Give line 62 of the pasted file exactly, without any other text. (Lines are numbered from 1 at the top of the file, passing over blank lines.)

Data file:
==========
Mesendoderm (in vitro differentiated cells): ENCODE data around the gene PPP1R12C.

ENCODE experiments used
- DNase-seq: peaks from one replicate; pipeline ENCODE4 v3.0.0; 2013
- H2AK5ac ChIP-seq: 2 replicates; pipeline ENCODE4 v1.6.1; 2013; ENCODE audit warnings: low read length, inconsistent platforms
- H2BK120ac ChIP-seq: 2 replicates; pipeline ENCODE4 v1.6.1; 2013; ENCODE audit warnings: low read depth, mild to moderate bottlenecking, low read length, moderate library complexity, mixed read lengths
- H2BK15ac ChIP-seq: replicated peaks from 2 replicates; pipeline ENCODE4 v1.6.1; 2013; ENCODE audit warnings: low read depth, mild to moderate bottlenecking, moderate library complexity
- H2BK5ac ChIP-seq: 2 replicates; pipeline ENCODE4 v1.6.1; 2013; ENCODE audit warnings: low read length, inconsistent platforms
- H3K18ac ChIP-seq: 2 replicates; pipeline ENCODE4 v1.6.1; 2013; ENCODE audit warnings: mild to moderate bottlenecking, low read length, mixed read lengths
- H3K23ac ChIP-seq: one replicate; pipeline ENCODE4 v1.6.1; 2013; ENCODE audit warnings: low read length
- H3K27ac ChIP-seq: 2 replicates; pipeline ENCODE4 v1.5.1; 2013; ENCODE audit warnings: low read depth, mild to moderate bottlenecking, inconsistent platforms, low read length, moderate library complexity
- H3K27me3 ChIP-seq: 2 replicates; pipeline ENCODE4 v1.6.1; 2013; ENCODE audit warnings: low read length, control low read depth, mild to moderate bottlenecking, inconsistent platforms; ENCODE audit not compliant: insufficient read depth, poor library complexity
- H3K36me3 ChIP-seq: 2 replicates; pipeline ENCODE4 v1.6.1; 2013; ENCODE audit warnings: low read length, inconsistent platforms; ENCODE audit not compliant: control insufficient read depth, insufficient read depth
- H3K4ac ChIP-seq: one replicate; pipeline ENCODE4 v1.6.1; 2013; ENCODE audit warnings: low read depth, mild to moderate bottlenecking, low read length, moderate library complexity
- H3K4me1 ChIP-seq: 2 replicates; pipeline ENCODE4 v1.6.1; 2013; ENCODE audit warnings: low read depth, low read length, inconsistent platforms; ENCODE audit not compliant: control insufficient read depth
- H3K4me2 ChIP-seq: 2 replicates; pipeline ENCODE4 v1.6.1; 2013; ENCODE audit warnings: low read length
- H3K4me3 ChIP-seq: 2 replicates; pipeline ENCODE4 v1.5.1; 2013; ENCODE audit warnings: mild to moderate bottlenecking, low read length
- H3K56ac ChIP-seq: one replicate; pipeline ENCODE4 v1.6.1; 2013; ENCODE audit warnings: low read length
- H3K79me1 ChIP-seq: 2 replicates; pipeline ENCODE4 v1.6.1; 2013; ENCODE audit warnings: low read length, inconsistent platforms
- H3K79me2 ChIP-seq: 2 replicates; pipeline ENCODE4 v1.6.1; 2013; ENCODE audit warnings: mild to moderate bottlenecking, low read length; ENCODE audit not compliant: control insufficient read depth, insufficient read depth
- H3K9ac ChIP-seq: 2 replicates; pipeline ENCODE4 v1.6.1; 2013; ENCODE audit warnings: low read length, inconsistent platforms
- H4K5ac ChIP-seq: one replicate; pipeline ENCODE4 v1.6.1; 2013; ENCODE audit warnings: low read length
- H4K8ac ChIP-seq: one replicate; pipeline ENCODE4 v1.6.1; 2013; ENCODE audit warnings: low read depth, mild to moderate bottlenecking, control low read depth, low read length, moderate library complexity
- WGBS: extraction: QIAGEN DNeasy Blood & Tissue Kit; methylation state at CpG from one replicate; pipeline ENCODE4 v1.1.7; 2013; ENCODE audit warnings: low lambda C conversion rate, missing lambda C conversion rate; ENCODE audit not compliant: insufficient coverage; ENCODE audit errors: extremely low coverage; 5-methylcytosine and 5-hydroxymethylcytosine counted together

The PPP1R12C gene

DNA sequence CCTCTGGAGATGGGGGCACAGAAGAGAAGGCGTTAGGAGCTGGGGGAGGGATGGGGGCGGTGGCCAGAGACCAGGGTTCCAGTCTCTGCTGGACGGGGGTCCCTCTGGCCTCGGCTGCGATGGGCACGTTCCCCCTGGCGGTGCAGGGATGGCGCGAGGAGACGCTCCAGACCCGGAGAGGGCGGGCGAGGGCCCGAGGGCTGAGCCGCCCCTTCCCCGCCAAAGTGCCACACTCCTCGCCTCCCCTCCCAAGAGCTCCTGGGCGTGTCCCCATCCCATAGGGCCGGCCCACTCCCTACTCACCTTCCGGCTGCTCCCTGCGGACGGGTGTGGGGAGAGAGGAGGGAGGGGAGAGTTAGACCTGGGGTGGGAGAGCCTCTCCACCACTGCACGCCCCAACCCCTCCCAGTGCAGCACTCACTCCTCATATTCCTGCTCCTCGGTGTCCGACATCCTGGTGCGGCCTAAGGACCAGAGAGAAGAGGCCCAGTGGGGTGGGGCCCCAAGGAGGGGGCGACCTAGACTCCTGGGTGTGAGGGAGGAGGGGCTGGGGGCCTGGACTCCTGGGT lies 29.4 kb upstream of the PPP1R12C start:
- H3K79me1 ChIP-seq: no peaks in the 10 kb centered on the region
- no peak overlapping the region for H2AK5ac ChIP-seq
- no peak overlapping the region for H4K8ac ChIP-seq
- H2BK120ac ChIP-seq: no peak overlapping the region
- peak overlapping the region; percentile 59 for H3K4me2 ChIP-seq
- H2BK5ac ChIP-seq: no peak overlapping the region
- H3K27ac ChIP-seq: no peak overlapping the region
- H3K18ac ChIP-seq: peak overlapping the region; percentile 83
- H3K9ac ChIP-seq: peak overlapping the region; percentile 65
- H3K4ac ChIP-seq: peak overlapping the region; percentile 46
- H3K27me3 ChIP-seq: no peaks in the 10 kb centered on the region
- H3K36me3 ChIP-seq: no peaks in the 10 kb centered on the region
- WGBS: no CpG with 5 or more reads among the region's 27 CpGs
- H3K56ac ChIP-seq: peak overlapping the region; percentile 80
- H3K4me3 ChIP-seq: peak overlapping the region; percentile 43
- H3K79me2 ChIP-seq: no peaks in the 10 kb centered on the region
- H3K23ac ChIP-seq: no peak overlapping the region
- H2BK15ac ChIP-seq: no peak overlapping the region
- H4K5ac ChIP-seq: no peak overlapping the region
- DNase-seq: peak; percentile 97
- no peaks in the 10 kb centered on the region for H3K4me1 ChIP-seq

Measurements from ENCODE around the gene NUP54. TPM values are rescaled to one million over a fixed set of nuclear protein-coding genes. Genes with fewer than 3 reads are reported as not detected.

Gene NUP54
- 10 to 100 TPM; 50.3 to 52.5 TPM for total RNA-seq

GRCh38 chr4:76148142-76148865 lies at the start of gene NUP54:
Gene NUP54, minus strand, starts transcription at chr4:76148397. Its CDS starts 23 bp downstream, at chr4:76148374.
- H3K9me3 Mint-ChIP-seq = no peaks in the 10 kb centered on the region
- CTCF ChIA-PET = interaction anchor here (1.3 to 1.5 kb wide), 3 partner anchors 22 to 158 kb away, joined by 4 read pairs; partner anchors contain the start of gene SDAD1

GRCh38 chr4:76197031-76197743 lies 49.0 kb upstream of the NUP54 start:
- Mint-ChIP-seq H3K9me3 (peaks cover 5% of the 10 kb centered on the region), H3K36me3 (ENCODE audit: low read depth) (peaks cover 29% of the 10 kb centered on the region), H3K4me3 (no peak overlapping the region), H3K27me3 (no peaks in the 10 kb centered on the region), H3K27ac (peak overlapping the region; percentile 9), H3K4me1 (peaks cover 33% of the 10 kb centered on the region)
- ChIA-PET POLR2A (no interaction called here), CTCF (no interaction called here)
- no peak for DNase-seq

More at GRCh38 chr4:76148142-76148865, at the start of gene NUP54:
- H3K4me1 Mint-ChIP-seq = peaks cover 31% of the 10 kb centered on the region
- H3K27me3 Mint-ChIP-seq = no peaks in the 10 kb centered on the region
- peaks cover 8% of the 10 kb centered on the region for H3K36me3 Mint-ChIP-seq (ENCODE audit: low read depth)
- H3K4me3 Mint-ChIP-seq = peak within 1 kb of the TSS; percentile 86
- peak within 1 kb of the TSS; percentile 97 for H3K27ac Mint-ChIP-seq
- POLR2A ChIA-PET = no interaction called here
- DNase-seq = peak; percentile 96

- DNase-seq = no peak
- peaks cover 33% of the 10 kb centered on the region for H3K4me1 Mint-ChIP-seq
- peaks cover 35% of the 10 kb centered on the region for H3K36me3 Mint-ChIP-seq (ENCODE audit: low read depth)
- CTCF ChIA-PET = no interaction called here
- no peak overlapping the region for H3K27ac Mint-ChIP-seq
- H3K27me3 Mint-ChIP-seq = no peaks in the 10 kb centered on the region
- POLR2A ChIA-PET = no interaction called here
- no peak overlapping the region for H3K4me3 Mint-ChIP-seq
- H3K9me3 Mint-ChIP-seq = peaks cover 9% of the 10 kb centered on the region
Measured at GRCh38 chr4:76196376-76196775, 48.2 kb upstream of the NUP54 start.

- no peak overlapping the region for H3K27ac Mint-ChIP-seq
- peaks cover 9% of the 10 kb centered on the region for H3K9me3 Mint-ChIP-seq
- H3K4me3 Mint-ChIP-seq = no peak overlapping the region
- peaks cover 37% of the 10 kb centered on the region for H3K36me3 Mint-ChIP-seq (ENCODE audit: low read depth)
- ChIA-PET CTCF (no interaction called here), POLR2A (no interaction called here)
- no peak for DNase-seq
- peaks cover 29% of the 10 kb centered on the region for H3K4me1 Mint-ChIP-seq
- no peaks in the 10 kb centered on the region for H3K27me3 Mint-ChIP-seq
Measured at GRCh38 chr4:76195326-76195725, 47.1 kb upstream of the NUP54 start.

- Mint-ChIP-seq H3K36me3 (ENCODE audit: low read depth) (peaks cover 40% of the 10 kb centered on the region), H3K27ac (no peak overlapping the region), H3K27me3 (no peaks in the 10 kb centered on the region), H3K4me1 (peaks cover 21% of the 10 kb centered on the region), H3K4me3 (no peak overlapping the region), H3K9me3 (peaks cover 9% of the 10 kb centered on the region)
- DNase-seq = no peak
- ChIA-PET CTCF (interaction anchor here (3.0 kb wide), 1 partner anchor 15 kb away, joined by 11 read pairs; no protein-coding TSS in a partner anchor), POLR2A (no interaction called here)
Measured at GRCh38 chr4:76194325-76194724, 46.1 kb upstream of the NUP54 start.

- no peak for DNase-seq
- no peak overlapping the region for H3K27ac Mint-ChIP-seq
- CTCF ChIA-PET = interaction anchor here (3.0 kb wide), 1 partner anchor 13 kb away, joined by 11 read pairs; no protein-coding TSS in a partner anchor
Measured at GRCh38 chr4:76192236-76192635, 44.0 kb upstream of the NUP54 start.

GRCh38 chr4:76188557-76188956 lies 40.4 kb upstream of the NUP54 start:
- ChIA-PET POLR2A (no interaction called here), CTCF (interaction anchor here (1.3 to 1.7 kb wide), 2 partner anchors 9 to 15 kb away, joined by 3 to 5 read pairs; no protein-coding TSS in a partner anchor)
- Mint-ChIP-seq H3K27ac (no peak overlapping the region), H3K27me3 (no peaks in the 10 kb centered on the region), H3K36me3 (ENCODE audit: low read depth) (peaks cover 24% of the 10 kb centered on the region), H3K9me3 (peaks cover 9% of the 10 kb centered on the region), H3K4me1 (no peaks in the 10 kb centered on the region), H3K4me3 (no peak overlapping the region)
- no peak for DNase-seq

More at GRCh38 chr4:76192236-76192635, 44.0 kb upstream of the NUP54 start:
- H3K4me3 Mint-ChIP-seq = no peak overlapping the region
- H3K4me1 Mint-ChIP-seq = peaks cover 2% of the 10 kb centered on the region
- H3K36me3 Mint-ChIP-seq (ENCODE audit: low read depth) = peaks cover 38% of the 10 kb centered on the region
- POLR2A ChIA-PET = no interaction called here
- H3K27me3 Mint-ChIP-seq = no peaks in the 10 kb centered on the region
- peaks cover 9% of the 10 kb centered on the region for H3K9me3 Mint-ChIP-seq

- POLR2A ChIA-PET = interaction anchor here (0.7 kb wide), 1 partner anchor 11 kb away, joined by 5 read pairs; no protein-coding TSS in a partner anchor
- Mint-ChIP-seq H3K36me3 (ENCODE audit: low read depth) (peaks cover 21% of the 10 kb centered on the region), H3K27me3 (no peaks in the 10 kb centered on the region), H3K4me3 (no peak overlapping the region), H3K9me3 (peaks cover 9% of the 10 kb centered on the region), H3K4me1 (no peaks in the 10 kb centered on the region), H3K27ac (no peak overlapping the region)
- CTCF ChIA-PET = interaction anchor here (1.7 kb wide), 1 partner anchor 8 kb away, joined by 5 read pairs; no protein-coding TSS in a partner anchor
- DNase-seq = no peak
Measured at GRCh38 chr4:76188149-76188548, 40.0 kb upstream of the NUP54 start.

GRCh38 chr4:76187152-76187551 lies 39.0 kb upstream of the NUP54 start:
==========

- H3K4me3 Mint-ChIP-seq = peak within 1 kb of the TSS; percentile 86